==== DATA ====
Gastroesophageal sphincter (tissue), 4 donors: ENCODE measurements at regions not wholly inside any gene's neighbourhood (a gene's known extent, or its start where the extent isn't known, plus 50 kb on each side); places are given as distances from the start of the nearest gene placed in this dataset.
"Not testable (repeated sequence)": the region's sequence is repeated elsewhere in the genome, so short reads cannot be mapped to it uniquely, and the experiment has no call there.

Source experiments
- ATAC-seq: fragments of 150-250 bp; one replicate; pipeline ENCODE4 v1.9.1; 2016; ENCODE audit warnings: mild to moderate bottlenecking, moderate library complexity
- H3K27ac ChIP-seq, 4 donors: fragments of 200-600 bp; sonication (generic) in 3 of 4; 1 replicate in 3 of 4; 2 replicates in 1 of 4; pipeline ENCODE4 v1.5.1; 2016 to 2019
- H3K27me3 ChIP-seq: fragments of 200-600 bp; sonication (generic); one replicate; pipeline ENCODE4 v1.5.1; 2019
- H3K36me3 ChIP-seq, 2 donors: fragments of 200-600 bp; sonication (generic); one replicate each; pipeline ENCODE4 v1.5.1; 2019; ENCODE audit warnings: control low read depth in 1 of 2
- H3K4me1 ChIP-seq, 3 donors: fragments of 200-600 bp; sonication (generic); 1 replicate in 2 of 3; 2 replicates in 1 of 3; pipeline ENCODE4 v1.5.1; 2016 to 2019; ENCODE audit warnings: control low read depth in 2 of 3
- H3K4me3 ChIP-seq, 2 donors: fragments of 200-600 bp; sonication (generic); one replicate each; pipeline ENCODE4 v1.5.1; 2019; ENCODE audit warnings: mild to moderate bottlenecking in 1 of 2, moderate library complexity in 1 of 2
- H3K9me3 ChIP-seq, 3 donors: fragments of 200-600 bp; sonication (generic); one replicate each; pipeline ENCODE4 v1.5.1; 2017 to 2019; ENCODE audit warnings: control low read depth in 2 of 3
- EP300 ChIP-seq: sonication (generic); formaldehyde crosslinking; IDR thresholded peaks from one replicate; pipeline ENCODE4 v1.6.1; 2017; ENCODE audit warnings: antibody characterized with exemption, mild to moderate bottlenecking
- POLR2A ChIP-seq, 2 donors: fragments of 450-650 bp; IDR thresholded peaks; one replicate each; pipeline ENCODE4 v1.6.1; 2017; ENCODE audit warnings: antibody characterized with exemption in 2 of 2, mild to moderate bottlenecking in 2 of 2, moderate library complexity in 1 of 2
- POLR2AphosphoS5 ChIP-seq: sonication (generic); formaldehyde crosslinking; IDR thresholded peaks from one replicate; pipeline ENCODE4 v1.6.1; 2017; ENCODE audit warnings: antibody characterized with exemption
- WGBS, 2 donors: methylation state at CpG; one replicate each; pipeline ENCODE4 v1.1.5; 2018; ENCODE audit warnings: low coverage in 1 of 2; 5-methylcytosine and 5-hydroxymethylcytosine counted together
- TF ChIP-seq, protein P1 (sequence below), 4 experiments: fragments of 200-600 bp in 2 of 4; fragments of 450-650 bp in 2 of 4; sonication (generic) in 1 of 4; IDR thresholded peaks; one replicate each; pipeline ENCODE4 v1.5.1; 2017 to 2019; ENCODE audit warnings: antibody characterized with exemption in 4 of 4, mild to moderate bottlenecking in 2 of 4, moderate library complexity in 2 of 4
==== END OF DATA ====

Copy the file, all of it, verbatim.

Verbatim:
Gastroesophageal sphincter (tissue), 4 donors: ENCODE measurements at regions not wholly inside any gene's neighbourhood (a gene's known extent, or its start where the extent isn't known, plus 50 kb on each side); places are given as distances from the start of the nearest gene placed in this dataset.
"Not testable (repeated sequence)": the region's sequence is repeated elsewhere in the genome, so short reads cannot be mapped to it uniquely, and the experiment has no call there.

Source experiments
- ATAC-seq: fragments of 150-250 bp; one replicate; pipeline ENCODE4 v1.9.1; 2016; ENCODE audit warnings: mild to moderate bottlenecking, moderate library complexity
- H3K27ac ChIP-seq, 4 donors: fragments of 200-600 bp; sonication (generic) in 3 of 4; 1 replicate in 3 of 4; 2 replicates in 1 of 4; pipeline ENCODE4 v1.5.1; 2016 to 2019
- H3K27me3 ChIP-seq: fragments of 200-600 bp; sonication (generic); one replicate; pipeline ENCODE4 v1.5.1; 2019
- H3K36me3 ChIP-seq, 2 donors: fragments of 200-600 bp; sonication (generic); one replicate each; pipeline ENCODE4 v1.5.1; 2019; ENCODE audit warnings: control low read depth in 1 of 2
- H3K4me1 ChIP-seq, 3 donors: fragments of 200-600 bp; sonication (generic); 1 replicate in 2 of 3; 2 replicates in 1 of 3; pipeline ENCODE4 v1.5.1; 2016 to 2019; ENCODE audit warnings: control low read depth in 2 of 3
- H3K4me3 ChIP-seq, 2 donors: fragments of 200-600 bp; sonication (generic); one replicate each; pipeline ENCODE4 v1.5.1; 2019; ENCODE audit warnings: mild to moderate bottlenecking in 1 of 2, moderate library complexity in 1 of 2
- H3K9me3 ChIP-seq, 3 donors: fragments of 200-600 bp; sonication (generic); one replicate each; pipeline ENCODE4 v1.5.1; 2017 to 2019; ENCODE audit warnings: control low read depth in 2 of 3
- EP300 ChIP-seq: sonication (generic); formaldehyde crosslinking; IDR thresholded peaks from one replicate; pipeline ENCODE4 v1.6.1; 2017; ENCODE audit warnings: antibody characterized with exemption, mild to moderate bottlenecking
- POLR2A ChIP-seq, 2 donors: fragments of 450-650 bp; IDR thresholded peaks; one replicate each; pipeline ENCODE4 v1.6.1; 2017; ENCODE audit warnings: antibody characterized with exemption in 2 of 2, mild to moderate bottlenecking in 2 of 2, moderate library complexity in 1 of 2
- POLR2AphosphoS5 ChIP-seq: sonication (generic); formaldehyde crosslinking; IDR thresholded peaks from one replicate; pipeline ENCODE4 v1.6.1; 2017; ENCODE audit warnings: antibody characterized with exemption
- WGBS, 2 donors: methylation state at CpG; one replicate each; pipeline ENCODE4 v1.1.5; 2018; ENCODE audit warnings: low coverage in 1 of 2; 5-methylcytosine and 5-hydroxymethylcytosine counted together
- TF ChIP-seq, protein P1 (sequence below), 4 experiments: fragments of 200-600 bp in 2 of 4; fragments of 450-650 bp in 2 of 4; sonication (generic) in 1 of 4; IDR thresholded peaks; one replicate each; pipeline ENCODE4 v1.5.1; 2017 to 2019; ENCODE audit warnings: antibody characterized with exemption in 4 of 4, mild to moderate bottlenecking in 2 of 4, moderate library complexity in 2 of 4